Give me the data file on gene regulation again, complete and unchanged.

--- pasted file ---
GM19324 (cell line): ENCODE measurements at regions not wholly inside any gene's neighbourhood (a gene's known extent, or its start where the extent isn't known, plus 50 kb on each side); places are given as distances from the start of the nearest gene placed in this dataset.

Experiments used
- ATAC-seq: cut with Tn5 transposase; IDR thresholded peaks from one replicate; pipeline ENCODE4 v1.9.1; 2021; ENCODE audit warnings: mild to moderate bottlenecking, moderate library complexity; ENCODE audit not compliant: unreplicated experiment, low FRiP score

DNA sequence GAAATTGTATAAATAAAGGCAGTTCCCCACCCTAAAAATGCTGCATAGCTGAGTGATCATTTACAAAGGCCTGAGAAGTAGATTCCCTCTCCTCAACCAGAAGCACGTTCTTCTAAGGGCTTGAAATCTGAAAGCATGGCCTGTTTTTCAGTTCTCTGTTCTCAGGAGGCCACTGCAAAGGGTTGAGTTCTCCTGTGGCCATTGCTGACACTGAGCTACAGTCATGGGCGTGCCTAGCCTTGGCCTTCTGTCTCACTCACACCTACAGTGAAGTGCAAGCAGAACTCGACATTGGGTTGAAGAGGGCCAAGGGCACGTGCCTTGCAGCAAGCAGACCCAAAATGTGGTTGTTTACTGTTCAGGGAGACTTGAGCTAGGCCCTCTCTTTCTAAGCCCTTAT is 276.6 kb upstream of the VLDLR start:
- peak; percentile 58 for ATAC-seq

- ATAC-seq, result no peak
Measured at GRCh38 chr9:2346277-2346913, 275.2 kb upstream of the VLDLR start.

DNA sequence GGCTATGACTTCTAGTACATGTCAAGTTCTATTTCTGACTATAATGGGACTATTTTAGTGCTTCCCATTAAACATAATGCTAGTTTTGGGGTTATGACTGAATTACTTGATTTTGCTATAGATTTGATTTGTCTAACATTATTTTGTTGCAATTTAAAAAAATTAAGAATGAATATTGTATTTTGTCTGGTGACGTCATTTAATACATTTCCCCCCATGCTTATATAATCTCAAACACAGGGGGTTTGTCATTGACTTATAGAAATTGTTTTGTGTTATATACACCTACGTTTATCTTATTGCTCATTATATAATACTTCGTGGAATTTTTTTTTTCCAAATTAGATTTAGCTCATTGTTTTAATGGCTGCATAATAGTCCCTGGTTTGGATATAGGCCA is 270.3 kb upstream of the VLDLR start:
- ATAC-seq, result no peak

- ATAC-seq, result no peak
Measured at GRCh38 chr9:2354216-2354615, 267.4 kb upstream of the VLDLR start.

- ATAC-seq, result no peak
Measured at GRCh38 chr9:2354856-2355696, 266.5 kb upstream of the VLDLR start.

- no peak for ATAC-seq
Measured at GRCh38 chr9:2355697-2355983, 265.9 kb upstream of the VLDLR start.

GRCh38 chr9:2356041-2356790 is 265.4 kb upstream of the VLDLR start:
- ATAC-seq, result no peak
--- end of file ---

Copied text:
GM19324 (cell line): ENCODE measurements at regions not wholly inside any gene's neighbourhood (a gene's known extent, or its start where the extent isn't known, plus 50 kb on each side); places are given as distances from the start of the nearest gene placed in this dataset.

Experiments used
- ATAC-seq: cut with Tn5 transposase; IDR thresholded peaks from one replicate; pipeline ENCODE4 v1.9.1; 2021; ENCODE audit warnings: mild to moderate bottlenecking, moderate library complexity; ENCODE audit not compliant: unreplicated experiment, low FRiP score

DNA sequence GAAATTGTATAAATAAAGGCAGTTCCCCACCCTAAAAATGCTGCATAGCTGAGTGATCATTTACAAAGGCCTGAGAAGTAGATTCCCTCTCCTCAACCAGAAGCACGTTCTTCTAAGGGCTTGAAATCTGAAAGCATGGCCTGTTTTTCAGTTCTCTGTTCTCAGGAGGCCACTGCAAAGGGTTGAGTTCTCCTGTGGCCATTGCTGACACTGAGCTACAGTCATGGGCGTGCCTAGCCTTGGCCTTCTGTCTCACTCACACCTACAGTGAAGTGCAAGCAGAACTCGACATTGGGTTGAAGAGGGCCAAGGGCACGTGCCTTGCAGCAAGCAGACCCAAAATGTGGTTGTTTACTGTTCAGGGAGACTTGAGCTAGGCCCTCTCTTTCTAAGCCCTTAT is 276.6 kb upstream of the VLDLR start:
- peak; percentile 58 for ATAC-seq

- ATAC-seq, result no peak
Measured at GRCh38 chr9:2346277-2346913, 275.2 kb upstream of the VLDLR start.

DNA sequence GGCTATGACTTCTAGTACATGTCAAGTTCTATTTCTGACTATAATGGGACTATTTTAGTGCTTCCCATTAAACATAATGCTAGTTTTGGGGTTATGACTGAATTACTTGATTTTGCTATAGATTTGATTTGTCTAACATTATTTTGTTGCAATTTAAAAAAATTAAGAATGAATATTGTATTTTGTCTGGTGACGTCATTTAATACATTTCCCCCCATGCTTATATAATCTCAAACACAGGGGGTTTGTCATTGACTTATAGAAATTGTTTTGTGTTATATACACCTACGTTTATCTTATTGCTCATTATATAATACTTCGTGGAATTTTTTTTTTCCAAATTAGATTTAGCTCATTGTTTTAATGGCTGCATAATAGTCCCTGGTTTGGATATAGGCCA is 270.3 kb upstream of the VLDLR start:
- ATAC-seq, result no peak

- ATAC-seq, result no peak
Measured at GRCh38 chr9:2354216-2354615, 267.4 kb upstream of the VLDLR start.

- ATAC-seq, result no peak
Measured at GRCh38 chr9:2354856-2355696, 266.5 kb upstream of the VLDLR start.

- no peak for ATAC-seq
Measured at GRCh38 chr9:2355697-2355983, 265.9 kb upstream of the VLDLR start.

GRCh38 chr9:2356041-2356790 is 265.4 kb upstream of the VLDLR start:
- ATAC-seq, result no peak